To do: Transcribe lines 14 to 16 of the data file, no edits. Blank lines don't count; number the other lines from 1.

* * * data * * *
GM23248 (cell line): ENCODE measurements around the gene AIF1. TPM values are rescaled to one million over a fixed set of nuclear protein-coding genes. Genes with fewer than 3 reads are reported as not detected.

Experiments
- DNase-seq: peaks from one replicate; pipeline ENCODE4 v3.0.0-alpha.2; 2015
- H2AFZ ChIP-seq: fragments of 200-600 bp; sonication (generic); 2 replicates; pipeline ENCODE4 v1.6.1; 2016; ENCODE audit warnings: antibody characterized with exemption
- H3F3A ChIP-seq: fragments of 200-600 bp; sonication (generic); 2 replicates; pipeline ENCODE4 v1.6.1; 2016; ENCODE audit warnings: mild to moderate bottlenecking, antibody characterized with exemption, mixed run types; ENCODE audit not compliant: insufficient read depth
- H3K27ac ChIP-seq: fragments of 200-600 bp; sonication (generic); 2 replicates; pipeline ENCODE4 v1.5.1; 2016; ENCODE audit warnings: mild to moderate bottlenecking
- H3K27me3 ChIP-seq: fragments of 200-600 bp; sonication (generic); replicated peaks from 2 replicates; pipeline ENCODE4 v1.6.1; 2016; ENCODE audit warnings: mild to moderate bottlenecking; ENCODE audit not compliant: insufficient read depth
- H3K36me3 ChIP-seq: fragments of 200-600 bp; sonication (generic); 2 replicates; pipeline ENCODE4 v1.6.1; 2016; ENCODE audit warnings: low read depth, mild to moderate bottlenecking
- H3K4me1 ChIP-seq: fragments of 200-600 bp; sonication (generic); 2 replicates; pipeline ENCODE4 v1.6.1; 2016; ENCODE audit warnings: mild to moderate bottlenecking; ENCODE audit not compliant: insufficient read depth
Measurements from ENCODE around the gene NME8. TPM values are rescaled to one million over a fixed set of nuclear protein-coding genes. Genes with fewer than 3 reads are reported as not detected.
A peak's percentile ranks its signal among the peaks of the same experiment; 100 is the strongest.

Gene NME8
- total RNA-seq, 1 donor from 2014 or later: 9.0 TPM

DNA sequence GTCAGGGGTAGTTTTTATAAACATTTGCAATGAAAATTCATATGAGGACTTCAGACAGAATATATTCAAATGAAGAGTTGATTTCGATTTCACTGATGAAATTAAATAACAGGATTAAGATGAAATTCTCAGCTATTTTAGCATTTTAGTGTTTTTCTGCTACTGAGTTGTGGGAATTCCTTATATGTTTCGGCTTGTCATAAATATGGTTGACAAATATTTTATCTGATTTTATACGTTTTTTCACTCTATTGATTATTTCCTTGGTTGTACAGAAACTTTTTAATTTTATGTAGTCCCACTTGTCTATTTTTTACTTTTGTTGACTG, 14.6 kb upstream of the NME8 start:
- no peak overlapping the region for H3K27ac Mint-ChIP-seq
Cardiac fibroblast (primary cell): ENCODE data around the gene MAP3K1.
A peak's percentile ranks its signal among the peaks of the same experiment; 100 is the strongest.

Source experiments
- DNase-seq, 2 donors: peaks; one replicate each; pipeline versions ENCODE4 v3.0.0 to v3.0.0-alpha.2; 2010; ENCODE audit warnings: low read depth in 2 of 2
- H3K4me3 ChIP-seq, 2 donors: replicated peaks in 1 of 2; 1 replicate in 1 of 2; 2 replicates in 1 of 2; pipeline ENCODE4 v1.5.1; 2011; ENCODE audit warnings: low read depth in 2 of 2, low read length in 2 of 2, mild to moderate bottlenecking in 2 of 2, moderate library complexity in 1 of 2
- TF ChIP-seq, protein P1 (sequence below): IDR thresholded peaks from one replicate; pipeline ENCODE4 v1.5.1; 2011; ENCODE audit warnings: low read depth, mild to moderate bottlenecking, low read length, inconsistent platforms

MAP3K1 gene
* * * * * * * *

DNA sequence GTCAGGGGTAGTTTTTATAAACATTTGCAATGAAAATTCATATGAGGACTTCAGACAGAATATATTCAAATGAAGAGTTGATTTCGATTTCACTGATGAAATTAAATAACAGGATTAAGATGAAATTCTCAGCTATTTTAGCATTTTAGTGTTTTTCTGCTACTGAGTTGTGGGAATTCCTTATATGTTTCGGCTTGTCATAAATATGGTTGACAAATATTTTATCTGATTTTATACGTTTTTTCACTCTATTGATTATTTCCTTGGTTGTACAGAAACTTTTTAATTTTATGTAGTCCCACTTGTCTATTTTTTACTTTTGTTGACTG, 14.6 kb upstream of the NME8 start:
- no peak overlapping the region for H3K27ac Mint-ChIP-seq
Cardiac fibroblast (primary cell): ENCODE data around the gene MAP3K1.